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(Many Paths)
An Online Newsletter Celebrating Native America
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A Bridge Between Cultures
by Cassandra Raye Chee - Navajo Times

Maybelle Little, 79, sat watching older people stroll, shuffle and wheel past into the City of Flagstaff Recreation Adult Center while she chatted with her sister in her van and daintily stepped out onto the driveway.

She was wearing a white blouse, which was covered with tiny pink flowers, comfy looking slacks and sporting a metal cane.

Seen through the eyes of this 30-year-old Navajo Times reporter, the tiny frail, petite Navajo woman looked like she needed assistance inside the building. But she quickened her pace up the stairs with her cane leading the way.

The surprised reporter had mistaken the strength and agility of Maybelle.

The Adult Center caters to the senior citizens, children's programs, adult classes, social activities and meals primarily prepared for ages 60 and over. In order to get a nutritious meal at noon all seniors have to donate $2 and anyone under the required age has to pay $5. The center is open Monday through Friday and closed on holidays.

Maybelle, who is Tsenjikini (Cliff Dwellers People Clan) and born for Kinyaa'aanii (Towering House Clan), glanced at the reporter with a twinkle in her eyes and asked where she was from and who her family is.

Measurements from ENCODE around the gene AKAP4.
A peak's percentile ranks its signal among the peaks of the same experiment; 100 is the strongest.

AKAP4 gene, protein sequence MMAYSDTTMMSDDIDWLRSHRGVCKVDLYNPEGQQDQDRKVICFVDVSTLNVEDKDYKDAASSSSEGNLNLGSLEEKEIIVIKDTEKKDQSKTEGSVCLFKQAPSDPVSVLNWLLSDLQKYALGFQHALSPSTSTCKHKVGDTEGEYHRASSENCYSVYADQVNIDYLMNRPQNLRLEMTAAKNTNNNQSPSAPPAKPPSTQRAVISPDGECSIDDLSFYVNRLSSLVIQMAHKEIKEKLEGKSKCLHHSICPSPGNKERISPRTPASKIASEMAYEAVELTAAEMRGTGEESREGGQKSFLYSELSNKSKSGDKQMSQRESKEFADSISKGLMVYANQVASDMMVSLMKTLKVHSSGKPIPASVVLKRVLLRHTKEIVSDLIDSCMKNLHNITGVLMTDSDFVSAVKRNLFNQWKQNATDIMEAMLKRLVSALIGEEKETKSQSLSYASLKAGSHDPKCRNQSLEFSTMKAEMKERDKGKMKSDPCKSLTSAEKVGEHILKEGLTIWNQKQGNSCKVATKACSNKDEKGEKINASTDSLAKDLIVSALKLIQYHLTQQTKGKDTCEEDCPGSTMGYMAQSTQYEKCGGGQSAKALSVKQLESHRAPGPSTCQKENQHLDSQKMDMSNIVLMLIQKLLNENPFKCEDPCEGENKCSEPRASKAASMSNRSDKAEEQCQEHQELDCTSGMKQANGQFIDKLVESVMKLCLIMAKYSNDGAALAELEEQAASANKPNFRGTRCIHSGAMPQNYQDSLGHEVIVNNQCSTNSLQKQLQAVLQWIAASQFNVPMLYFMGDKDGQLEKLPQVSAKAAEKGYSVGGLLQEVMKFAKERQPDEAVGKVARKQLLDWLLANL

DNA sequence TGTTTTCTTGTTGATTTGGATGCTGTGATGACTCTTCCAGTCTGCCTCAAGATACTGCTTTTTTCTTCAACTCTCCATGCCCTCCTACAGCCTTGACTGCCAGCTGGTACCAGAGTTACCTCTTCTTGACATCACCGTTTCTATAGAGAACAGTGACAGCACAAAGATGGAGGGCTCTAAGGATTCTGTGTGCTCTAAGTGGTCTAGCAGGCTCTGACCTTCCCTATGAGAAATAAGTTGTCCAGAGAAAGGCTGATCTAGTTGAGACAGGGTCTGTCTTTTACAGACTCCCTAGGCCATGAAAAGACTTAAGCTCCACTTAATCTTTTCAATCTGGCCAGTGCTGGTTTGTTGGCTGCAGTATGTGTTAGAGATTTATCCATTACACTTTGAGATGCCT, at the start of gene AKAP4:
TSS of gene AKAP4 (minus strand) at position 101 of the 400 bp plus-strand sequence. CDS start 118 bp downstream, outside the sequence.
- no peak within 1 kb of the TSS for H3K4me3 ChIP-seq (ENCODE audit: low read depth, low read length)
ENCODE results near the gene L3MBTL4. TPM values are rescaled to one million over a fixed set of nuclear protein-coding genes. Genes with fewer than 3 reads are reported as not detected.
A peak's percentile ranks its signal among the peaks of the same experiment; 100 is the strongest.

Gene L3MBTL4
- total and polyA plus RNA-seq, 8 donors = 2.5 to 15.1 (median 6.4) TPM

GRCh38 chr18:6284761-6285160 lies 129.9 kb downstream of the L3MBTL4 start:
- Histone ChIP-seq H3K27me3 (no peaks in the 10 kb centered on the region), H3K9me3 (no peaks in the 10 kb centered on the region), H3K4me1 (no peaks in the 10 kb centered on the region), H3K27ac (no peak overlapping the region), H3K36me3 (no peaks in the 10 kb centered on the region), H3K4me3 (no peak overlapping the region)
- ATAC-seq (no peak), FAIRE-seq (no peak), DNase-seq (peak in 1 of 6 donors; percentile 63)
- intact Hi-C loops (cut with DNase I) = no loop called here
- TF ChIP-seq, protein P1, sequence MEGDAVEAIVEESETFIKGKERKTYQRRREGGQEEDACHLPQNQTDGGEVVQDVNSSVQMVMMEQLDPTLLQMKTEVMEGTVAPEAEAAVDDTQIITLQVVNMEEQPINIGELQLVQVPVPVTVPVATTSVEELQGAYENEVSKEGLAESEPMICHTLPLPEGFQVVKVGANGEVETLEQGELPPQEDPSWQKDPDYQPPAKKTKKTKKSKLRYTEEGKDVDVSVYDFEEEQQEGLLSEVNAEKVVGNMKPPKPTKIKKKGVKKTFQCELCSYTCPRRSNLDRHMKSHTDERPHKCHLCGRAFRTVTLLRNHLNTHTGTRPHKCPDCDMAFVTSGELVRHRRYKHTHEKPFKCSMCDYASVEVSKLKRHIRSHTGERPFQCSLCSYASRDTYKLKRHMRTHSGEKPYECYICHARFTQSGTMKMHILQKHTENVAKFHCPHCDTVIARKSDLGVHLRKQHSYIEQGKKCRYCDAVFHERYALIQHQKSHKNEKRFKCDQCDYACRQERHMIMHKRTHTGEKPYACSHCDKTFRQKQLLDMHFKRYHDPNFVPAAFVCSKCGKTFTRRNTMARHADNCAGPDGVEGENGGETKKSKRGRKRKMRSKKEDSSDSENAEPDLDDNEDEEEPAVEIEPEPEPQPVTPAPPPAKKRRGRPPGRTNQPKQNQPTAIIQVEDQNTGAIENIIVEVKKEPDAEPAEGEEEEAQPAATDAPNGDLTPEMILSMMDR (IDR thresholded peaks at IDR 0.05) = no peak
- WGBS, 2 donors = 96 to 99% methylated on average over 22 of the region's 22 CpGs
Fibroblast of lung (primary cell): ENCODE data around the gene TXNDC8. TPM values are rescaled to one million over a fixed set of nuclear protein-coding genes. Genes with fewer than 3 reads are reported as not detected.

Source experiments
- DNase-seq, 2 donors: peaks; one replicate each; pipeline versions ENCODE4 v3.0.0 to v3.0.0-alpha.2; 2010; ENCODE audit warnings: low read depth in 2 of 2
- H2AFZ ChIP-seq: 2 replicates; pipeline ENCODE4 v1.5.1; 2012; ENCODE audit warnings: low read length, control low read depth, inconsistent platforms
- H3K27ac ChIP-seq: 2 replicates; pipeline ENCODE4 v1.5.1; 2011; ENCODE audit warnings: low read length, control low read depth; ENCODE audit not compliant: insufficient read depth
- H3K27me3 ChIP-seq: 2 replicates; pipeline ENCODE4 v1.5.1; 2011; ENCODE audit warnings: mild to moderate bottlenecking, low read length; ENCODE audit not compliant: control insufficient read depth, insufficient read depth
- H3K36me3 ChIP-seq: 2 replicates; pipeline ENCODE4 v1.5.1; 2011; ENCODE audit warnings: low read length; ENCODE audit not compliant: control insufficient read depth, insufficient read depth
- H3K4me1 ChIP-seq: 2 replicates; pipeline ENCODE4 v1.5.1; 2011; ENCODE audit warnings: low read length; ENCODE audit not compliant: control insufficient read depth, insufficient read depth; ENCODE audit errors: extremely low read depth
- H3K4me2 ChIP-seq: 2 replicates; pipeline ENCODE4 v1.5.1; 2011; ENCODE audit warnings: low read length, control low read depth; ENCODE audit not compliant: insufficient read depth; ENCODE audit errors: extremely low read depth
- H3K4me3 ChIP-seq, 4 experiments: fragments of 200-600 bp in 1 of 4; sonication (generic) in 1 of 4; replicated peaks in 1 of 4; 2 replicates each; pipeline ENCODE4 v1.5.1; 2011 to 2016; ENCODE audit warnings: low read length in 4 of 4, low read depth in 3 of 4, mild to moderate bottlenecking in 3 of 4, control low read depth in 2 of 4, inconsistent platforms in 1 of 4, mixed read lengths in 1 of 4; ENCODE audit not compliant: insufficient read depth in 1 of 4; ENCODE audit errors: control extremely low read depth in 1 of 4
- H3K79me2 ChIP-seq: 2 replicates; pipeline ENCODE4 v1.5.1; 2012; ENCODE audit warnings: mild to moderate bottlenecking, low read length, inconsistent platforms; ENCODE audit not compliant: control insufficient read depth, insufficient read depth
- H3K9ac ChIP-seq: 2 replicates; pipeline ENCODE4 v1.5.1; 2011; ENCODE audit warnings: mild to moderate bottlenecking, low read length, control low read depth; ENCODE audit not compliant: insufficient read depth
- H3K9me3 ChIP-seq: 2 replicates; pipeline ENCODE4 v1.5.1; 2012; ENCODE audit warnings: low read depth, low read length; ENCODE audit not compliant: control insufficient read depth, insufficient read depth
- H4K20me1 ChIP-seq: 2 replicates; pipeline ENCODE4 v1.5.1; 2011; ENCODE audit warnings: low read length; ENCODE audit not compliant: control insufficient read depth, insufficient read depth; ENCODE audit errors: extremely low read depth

To the reply Naakai Dine'e (Mexican Clan) and born for Tl'aashchi'I (The Red Bottom People Clan), Maybelle slowly shook her head, implying that she didn't know her family.

Maybelle said, "I'm going to be 80 years old next year, so I want to concentrate on other things. I work as a cultural connection with the NAU campus. In May, I told them I'm going to resign. I'm going to stay with them until they find someone to take my place."

Maybelle is a resident elder at Northern Arizona University. She has an elementary and middle school level bilingual education, which emphasizes the Navajo language, writing the Navajo language and traditional ethnobothany.

She is a lecturer for the university.

"I can present the Anglo side and the Navajo culture side together," she said. "I write a lot about myself and the Navajo stories from both English to Navajo."

Maybelle handed her visitor a sample of her writings and teachings.

She said, "You can have that. I wrote those. It has many beautiful stories."

The top page had the traditional Navajo prayer written in Navajo. The pages following included the legend of the emergence, a Navajo perspective in Western society, the status of men and women according to the Diné culture, a Diné perspective on sacredness, sacred fields of the Holy Ones, environmental justice and the oral Diné history past to present.

"I'm going to put all my writing together and put it in a binder," she said. "I ant to fix it for the colleges and for educational purposes that the teachers can use. Each of my kids is getting a binder while I'm still around. I'm going to finish what I started.

"Nowadays, the Navajo kids don't speak Navajo," she said. "I want them to learn from this. I want them to stay in school. It's terrible to see them walking around aimless. Don't be aimless, aim for higher."

It became clear that Maybelle is a very determined, feisty Navajo woman. She said that it's never too late to go back to school. She was 55 years old when she went back to school after her husband died.

"I thought to myself, I better go back to school and I did," she said. "I glad I did because I'm glad I do what I do. I can produce my writing and sell it. I'm going to do that for the rest of my life.

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